Of the remaining five CTE program areas, the percentages of community colleges implementing the applicable standards in all of the eight ways were as follows: manufacturing, 35%; industrial, 32%; construction/trade, 51%; family and consumer sciences/childcare, 44%; and hospitality/hotel management, 42%. Across all 10 program areas, the largest percentage of community colleges was implementing standards for the purpose of curriculum development, while the smallest percentage of community colleges was implementing standards for the purpose of faculty selection.
Approaches to Assessment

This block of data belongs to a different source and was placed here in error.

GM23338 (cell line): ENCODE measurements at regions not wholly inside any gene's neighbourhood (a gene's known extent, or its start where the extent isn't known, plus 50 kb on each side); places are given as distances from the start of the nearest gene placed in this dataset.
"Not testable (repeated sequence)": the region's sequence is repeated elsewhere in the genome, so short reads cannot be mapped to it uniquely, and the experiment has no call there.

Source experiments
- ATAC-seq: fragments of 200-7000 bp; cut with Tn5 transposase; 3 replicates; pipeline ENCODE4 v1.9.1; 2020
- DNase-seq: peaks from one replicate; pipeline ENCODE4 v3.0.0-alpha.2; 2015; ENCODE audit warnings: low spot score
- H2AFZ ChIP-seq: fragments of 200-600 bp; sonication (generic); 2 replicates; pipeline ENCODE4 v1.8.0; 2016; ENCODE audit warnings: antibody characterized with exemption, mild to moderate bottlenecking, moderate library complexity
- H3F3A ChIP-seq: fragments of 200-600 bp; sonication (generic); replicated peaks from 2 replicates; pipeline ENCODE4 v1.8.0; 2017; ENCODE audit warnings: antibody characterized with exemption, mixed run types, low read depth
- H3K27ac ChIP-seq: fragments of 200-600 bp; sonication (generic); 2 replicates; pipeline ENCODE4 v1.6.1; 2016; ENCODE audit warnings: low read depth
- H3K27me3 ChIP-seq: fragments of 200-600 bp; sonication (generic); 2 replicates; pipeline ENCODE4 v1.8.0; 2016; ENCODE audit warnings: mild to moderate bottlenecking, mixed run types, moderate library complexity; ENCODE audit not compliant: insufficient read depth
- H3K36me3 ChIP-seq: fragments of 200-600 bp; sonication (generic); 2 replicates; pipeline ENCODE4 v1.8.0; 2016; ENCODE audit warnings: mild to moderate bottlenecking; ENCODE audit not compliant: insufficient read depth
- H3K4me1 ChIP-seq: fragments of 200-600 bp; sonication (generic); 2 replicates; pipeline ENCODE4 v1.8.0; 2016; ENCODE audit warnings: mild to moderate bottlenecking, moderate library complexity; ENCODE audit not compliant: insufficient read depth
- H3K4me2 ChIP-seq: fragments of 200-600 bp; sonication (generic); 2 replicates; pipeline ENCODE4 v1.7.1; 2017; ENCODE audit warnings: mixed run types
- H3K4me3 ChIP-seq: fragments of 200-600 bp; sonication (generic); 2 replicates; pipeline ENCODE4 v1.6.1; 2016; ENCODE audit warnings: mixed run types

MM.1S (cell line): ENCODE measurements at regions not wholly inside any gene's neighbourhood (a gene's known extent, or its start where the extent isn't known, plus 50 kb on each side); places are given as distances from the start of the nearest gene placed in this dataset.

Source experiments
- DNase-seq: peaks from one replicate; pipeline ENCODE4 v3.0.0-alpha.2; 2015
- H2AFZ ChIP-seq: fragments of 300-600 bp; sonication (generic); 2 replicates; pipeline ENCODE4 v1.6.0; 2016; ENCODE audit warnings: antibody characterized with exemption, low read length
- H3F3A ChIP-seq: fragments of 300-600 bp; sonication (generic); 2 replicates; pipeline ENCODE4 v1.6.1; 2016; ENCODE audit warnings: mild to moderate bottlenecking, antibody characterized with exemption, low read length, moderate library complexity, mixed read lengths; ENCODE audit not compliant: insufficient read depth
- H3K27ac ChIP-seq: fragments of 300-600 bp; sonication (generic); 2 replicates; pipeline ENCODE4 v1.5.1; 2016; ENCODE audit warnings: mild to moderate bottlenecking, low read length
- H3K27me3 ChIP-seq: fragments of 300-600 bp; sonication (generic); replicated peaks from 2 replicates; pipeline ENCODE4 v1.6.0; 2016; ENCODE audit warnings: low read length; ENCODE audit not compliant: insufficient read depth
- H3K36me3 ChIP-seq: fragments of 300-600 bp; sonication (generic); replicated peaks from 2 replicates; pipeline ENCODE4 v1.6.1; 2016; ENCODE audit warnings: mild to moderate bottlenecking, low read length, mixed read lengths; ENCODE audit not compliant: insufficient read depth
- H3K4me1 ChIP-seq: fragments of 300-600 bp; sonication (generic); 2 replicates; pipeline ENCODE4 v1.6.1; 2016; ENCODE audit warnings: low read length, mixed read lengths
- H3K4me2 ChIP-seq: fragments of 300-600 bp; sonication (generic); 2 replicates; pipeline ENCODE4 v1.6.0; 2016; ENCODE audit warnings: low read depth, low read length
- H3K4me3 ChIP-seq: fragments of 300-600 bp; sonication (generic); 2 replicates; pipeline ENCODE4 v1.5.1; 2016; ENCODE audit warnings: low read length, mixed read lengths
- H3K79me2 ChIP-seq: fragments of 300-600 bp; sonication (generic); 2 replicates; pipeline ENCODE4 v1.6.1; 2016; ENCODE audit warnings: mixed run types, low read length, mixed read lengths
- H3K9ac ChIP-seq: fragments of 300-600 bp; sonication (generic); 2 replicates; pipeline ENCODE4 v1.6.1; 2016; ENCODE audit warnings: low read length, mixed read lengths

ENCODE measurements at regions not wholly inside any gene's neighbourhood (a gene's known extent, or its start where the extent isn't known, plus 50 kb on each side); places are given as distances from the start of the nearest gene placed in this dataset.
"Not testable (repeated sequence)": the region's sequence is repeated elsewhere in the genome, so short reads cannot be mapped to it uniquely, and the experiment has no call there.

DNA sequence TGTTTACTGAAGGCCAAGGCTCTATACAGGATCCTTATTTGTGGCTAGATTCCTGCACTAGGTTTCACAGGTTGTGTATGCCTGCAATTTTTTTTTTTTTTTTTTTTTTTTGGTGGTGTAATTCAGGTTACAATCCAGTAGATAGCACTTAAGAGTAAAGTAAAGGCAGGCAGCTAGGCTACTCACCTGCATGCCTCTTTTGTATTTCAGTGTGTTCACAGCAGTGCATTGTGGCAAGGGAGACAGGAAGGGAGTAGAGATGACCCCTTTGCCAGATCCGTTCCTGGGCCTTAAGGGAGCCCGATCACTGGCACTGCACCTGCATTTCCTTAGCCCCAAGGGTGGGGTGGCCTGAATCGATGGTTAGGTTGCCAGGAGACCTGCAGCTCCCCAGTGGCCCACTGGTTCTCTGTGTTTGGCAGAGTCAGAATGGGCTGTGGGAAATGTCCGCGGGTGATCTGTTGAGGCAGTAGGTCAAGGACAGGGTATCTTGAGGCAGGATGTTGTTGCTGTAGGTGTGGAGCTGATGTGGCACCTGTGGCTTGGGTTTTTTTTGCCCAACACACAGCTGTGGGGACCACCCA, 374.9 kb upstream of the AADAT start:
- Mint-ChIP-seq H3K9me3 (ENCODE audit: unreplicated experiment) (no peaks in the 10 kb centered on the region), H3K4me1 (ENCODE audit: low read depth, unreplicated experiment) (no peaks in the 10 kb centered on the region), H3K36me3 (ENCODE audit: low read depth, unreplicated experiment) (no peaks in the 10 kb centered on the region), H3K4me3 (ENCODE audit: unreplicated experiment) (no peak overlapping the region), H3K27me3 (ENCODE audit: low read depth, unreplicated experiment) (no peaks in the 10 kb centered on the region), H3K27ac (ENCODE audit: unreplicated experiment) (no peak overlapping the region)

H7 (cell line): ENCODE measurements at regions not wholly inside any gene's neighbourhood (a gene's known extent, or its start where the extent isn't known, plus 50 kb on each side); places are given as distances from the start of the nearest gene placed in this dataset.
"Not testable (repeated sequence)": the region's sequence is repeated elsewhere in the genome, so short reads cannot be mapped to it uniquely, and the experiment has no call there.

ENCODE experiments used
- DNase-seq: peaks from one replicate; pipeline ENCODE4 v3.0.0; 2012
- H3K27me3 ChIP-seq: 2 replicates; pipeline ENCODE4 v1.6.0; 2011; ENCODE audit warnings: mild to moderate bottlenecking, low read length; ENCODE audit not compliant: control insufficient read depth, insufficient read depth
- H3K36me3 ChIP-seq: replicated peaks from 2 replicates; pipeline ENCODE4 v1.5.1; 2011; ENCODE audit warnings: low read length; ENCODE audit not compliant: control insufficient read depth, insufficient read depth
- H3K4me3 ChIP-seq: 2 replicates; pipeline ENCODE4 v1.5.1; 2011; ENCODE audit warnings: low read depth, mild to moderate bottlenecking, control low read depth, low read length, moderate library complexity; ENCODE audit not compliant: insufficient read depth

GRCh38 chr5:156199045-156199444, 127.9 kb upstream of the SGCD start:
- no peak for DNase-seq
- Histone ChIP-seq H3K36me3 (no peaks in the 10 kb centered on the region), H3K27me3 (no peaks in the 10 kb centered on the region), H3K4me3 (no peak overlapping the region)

Respondents who reported student assessment as a purpose for implementing applicable program skill standards were asked to respond to a follow-up question on the survey about specific types of methods used. Two options were provided: traditional knowledge- based, which involves paper-and-pencil, and/or computer-based methods or performance- based/authentic assessment methods. Although the survey included 'other' as a category, it was not selected by any of the participants in the study. Traditional knowledge-based methods were most frequently reported over performance-based/authentic methods by community colleges in the program areas of industrial (86% vs. 67%); family and consumer science/childcare (80% vs. 65%); business, administrative, and information technology (77% vs. 67%); and hospitality/hotel management (90% vs. 70%). Many institutions reported equal use of each type of assessment method for all program areas offered. This included manufacturing (76%), trades/construction (84%), automotive/mechanical (89%), agriculture (86%), and health occupations (89%). The one program area for which community college respondents reported higher use of performance-based/authentic assessment over traditional knowledge-based assessment was graphic arts. For this program area, 83% of the community colleges reported using performance-based/authentic assessment, while 67% reported using traditional knowledge-based assessment.